Nieman Foundation at Harvard
Why “Sorry, I don’t know” is sometimes the best answer: The Washington Post’s technology chief on its first AI chatbot
ABOUT                    SUBSCRIBE
April 7, 2015, 3:20 p.m.
Business Models

By building partnerships with other newspapers, The Washington Post is opening up revenue opportunities

Subscribers to more than 250 newspapers around the globe now have free digital access to the Post. The next question is how the paper will use this network to make money.

More than 250 newspapers around the globe are now signed up to The Washington Post partner program, meaning that subscribers in places ranging from Chippewa Falls to Tel Aviv can access the D.C. newspaper for free.

So far, at least, it looks like a win-win for publishers on both sides of the deal. If you’re The Portland Press Herald or The Toledo Blade, you get an additional benefit to throw at your current subscribers to try to keep them on the vine as long as possible. If you’re the Post, you get free promotion from other newspapers and the potential for more readers coming to you for national and international reporting.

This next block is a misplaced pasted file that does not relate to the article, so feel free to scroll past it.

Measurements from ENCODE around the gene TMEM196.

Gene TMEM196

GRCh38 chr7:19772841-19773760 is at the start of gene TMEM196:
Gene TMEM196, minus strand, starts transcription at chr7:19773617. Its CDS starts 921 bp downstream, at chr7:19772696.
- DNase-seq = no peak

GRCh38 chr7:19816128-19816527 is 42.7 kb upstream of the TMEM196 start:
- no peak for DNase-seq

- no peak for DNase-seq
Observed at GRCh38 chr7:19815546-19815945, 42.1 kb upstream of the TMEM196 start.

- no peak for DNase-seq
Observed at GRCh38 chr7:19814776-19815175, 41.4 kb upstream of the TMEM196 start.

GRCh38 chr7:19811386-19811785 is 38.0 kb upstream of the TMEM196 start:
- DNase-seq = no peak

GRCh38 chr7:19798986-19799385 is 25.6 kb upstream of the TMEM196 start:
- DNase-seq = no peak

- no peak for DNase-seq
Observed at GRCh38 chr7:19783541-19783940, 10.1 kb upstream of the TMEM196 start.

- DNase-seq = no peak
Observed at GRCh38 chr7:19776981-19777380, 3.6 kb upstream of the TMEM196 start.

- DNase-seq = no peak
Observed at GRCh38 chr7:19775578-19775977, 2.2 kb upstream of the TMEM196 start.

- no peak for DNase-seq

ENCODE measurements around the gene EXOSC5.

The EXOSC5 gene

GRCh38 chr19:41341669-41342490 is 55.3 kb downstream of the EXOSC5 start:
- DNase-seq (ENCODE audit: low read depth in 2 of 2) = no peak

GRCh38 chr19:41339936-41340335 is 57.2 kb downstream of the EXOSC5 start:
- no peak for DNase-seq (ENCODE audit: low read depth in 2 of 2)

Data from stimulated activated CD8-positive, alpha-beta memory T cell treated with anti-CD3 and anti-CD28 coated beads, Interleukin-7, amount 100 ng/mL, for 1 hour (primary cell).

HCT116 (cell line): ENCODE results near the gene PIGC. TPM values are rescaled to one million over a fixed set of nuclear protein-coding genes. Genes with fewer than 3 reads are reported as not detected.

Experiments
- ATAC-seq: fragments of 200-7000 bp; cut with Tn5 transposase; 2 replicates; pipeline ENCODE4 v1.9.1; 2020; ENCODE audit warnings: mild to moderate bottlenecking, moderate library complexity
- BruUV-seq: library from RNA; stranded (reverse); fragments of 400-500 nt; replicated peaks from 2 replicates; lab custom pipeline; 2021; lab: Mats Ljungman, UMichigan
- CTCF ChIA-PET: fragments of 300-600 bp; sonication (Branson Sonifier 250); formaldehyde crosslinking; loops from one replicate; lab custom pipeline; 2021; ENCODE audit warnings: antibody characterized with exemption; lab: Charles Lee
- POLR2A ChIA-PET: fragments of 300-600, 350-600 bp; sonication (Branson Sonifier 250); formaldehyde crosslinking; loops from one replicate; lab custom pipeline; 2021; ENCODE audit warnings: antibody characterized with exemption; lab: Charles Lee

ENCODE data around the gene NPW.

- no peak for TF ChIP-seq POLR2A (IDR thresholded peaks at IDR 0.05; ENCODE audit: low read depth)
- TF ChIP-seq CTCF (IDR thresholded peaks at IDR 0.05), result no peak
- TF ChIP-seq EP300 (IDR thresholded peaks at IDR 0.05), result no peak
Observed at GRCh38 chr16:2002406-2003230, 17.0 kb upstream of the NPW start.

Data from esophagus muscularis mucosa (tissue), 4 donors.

That part seems to be going well for the Post: While traffic from partner-paper subscribers are only a small share of overall traffic, the paper reported 48.3 million unique visitors in February, a 63 percent increase over February 2014.

But the paper is also rolling up information about its newfound readers. Each subscriber coming from papers in the partner program has to register on to get what is essentially a free digital subscription. (The Post paywall already makes exceptions for students, government employees, and others.) If history (or his day job) has taught us anything, it’s that Washington Post owner Jeff Bezos is very interested in using signals from customers to find better ways to deliver products and services.